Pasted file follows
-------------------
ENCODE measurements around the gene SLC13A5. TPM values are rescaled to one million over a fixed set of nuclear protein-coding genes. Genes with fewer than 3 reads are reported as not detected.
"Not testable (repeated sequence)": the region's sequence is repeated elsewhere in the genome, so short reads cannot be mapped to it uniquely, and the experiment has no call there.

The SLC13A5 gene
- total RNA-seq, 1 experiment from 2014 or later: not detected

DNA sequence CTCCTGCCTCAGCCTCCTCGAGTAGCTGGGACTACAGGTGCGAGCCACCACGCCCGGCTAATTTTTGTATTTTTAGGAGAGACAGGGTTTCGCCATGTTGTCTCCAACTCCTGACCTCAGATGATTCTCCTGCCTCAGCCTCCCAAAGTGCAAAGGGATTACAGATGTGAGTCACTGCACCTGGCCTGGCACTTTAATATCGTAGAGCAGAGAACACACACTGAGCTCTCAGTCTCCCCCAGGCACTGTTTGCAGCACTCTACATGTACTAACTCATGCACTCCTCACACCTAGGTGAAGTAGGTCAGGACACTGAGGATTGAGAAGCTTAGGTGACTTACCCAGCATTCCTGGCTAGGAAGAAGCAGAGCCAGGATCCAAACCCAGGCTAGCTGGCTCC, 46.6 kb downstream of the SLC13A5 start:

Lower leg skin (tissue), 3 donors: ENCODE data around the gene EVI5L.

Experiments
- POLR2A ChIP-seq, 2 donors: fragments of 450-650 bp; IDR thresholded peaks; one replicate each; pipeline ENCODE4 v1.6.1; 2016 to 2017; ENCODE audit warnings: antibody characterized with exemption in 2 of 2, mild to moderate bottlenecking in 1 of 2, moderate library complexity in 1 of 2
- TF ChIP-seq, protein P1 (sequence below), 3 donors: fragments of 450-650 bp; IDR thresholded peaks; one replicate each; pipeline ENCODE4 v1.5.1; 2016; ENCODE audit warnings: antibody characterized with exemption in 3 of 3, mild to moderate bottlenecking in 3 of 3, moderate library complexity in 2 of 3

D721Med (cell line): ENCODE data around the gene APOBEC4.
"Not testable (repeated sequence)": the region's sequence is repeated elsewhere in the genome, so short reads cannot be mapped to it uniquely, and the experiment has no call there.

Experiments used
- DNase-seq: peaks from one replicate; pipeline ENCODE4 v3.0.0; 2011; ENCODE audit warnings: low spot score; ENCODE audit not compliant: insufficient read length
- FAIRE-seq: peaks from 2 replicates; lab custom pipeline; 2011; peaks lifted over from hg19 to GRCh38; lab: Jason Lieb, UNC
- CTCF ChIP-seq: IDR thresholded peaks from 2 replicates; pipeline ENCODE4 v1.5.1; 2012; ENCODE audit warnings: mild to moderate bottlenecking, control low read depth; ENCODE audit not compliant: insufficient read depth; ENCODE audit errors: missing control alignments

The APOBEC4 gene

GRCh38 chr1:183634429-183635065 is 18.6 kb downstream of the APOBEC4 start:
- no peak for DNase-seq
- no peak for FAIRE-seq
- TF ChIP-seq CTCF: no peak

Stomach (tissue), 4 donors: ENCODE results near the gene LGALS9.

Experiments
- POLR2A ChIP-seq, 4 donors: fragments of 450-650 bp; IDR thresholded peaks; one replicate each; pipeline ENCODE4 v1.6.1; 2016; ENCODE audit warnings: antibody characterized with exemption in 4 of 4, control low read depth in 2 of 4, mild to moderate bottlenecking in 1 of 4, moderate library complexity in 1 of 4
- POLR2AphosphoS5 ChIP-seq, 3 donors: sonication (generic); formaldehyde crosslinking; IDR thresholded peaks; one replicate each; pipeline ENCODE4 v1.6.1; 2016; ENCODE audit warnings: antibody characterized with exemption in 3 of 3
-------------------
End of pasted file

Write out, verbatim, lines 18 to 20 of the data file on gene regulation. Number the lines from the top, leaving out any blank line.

- no peak for DNase-seq
- no peak for FAIRE-seq
- TF ChIP-seq CTCF: no peak